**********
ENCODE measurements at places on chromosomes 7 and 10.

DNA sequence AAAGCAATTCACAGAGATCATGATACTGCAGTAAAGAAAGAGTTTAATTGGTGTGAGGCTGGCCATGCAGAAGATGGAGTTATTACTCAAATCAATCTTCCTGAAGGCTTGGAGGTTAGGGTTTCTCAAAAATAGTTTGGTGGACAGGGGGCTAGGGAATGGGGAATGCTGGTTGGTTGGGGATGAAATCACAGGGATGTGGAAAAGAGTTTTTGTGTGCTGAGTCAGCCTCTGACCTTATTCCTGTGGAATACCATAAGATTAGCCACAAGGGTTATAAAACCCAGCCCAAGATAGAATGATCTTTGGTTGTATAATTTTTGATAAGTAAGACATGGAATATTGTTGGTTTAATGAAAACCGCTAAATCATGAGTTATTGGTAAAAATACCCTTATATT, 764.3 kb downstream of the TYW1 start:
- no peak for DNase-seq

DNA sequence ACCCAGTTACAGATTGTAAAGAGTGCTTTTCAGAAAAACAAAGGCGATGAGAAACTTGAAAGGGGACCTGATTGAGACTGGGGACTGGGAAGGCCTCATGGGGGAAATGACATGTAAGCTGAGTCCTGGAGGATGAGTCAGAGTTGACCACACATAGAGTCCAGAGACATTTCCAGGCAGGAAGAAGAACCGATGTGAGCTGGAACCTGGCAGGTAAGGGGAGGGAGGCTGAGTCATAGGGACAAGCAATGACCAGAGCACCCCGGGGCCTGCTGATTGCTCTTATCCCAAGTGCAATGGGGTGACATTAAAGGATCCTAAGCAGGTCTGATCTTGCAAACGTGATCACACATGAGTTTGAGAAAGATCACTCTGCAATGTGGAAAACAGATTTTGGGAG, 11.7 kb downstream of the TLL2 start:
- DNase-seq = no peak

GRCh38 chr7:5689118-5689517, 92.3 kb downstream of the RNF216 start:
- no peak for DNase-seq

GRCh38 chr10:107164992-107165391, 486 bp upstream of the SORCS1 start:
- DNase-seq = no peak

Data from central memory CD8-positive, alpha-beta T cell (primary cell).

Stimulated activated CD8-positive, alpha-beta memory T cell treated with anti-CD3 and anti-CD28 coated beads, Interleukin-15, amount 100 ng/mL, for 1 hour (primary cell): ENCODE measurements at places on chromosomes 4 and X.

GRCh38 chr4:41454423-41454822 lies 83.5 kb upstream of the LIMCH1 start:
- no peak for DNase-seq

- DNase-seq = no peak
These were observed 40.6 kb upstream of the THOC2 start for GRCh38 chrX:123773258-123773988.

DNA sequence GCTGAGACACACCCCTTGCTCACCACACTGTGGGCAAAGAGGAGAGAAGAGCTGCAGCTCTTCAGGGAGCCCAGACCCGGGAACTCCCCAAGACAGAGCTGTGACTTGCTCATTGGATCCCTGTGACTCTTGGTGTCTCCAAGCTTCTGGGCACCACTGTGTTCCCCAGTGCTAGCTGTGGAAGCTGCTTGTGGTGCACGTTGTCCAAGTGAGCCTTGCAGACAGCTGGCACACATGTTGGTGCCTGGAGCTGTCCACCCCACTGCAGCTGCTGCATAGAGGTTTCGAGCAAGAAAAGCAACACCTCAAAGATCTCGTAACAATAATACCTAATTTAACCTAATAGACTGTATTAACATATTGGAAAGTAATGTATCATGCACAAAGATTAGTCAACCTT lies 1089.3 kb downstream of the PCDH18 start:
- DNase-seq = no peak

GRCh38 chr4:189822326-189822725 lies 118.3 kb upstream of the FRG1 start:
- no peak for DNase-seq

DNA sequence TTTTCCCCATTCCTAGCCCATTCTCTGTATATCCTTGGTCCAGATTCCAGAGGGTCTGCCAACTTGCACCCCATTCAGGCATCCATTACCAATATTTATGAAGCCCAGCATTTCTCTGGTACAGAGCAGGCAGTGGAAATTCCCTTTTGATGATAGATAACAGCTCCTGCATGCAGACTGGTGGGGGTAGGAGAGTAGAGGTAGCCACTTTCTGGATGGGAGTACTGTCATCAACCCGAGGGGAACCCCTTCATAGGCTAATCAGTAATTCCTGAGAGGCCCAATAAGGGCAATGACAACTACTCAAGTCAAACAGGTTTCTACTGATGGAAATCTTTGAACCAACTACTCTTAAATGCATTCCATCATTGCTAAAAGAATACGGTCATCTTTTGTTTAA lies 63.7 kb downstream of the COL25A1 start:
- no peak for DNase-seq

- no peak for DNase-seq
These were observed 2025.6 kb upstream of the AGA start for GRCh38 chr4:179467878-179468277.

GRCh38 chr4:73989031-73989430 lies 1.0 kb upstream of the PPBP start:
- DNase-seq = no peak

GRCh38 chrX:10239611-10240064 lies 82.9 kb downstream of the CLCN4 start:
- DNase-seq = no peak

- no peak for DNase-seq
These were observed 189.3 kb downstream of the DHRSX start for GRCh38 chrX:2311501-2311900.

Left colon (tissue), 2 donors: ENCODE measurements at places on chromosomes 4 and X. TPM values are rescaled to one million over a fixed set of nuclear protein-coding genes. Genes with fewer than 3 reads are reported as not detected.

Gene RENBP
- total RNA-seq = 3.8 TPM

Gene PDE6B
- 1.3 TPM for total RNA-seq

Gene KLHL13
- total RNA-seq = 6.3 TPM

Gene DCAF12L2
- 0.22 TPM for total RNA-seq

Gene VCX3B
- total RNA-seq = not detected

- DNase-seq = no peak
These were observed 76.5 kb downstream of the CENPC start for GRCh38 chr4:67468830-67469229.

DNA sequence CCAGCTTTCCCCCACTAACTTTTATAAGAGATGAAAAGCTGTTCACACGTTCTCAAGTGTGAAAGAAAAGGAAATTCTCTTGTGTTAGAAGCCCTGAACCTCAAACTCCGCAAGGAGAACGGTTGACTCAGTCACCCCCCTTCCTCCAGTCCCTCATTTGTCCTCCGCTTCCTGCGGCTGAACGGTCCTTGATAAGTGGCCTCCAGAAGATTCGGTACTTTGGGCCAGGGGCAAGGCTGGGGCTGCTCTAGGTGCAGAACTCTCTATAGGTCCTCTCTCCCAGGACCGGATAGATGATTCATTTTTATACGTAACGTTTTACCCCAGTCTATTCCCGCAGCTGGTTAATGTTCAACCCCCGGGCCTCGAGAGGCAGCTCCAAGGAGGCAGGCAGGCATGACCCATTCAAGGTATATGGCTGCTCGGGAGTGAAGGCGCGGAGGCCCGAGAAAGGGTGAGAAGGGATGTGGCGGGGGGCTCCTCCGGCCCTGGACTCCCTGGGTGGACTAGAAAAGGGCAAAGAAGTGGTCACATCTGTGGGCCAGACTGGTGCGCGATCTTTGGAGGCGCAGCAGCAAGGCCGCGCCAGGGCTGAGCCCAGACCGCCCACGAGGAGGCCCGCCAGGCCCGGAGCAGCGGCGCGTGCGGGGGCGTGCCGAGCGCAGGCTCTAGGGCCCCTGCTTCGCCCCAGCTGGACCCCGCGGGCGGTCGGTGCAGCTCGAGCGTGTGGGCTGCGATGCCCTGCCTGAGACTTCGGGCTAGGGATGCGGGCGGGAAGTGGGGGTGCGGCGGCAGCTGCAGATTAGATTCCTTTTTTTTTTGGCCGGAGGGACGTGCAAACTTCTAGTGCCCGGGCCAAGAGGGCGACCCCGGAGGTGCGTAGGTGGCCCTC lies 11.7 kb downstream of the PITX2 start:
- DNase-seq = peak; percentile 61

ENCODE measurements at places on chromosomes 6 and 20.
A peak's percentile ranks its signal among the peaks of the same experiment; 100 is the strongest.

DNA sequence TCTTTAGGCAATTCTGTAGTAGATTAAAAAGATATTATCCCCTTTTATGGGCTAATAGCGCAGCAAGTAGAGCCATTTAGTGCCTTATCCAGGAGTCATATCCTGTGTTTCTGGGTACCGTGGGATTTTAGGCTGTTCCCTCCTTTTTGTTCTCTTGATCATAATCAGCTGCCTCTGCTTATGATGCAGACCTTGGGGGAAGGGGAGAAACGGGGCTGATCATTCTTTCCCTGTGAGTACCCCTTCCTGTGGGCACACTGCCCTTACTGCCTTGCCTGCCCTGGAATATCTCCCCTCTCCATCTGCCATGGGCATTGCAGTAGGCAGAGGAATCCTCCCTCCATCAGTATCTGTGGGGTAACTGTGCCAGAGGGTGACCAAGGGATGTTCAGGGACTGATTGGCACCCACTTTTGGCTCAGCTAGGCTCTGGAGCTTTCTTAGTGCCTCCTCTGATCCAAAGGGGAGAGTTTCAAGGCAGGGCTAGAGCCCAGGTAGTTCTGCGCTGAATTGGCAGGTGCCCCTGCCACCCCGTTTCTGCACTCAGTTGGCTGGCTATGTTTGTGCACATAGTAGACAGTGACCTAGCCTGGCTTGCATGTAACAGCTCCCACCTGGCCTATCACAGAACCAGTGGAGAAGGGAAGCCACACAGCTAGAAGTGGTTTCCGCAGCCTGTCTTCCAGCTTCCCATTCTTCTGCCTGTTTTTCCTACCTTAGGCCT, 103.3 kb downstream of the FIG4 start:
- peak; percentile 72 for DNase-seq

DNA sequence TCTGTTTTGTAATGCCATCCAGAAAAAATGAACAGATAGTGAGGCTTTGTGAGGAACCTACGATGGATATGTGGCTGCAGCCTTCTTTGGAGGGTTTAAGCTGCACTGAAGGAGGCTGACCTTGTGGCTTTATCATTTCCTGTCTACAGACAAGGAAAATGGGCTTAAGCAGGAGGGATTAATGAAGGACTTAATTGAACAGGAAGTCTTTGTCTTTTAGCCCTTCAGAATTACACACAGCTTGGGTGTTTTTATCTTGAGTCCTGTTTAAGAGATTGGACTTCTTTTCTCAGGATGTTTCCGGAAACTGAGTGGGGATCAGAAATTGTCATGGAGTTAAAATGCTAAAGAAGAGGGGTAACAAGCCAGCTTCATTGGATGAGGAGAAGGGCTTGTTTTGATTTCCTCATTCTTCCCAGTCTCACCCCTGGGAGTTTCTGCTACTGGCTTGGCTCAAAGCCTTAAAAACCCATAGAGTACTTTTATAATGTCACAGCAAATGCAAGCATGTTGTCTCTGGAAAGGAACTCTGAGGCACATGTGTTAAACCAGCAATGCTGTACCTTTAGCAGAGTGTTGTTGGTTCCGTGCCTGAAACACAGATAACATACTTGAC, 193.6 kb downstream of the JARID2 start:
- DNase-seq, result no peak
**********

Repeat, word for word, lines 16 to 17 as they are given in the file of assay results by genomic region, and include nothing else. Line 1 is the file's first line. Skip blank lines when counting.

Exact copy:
DNA sequence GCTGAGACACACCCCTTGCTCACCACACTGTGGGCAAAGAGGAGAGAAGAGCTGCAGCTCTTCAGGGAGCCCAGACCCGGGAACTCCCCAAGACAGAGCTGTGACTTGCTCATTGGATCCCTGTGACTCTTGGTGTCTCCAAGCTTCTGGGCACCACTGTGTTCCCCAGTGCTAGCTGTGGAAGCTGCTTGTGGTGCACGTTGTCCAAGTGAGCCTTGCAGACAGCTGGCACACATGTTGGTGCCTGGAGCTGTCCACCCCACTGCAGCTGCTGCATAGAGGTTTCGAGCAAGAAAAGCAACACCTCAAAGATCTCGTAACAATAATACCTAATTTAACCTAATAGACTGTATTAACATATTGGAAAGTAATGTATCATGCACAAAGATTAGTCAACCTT lies 1089.3 kb downstream of the PCDH18 start:
- DNase-seq = no peak